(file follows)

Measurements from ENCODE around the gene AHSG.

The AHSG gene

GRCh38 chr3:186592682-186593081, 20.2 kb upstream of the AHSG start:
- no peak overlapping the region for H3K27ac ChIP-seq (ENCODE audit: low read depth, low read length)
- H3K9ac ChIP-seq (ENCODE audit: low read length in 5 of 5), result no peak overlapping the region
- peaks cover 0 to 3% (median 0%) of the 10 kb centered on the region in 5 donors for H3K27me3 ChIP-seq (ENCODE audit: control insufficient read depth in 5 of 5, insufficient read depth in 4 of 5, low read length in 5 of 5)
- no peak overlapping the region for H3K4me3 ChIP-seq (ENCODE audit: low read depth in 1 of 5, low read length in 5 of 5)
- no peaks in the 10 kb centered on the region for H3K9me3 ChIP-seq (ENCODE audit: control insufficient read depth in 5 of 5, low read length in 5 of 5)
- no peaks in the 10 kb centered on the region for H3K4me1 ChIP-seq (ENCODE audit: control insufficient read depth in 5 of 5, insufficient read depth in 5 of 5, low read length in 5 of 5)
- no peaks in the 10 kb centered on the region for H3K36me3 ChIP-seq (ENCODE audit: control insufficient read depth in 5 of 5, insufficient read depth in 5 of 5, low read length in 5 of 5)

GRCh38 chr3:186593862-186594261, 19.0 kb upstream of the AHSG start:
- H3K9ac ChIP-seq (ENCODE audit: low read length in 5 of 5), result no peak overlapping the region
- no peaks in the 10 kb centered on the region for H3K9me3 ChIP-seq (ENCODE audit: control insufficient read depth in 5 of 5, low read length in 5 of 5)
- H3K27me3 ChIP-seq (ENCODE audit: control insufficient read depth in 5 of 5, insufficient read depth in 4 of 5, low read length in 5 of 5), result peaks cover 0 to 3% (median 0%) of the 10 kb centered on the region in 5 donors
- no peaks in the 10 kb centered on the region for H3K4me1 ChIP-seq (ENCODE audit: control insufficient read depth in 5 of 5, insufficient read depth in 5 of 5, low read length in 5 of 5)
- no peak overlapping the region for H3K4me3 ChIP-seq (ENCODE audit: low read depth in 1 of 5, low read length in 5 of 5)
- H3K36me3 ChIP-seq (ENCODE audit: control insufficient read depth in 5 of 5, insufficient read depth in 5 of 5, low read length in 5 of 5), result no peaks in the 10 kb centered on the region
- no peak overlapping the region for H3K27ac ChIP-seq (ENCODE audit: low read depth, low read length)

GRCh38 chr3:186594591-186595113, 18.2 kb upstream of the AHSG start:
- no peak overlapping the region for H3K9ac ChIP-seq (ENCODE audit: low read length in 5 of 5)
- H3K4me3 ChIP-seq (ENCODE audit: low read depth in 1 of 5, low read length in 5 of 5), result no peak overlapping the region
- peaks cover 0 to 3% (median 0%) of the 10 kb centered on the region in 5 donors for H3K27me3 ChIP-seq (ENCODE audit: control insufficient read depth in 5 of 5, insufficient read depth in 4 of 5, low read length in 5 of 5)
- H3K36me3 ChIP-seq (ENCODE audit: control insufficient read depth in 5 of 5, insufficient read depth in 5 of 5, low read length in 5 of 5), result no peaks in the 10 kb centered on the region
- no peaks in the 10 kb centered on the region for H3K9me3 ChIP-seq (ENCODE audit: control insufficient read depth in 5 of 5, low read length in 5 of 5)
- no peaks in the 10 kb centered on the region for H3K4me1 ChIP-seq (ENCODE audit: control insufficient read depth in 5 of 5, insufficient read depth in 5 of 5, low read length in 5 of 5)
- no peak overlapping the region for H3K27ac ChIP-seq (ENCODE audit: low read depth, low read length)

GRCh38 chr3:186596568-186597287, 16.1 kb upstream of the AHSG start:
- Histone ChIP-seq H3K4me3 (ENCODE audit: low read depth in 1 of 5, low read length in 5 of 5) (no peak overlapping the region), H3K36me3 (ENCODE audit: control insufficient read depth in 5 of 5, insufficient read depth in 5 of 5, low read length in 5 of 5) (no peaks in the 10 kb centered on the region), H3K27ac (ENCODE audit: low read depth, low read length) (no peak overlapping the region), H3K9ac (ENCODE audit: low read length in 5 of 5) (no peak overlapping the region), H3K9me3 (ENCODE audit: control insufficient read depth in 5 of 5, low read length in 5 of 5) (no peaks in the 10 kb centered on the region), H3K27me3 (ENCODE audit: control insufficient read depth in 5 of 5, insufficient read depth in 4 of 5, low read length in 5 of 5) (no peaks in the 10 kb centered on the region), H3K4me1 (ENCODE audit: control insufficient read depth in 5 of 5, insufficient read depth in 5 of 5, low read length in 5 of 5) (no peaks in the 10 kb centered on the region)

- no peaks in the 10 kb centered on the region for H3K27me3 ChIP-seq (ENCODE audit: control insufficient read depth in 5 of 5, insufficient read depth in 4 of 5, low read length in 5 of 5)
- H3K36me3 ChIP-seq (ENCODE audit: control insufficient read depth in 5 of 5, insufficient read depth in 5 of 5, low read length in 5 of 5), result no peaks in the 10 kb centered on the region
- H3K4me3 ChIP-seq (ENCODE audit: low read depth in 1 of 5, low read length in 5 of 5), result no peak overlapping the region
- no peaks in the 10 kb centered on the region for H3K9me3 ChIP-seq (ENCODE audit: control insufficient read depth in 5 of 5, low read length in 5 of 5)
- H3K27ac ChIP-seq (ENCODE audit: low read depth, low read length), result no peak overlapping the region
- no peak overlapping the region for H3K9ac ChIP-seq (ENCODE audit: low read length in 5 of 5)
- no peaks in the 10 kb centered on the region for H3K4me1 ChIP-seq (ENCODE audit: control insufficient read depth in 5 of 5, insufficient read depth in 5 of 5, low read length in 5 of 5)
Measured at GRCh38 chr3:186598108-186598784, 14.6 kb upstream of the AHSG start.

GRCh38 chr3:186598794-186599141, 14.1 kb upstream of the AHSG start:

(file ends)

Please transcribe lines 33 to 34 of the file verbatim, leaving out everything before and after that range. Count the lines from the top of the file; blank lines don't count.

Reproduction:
- H3K27ac ChIP-seq (ENCODE audit: low read depth, low read length), result no peak overlapping the region
- no peak overlapping the region for H3K9ac ChIP-seq (ENCODE audit: low read length in 5 of 5)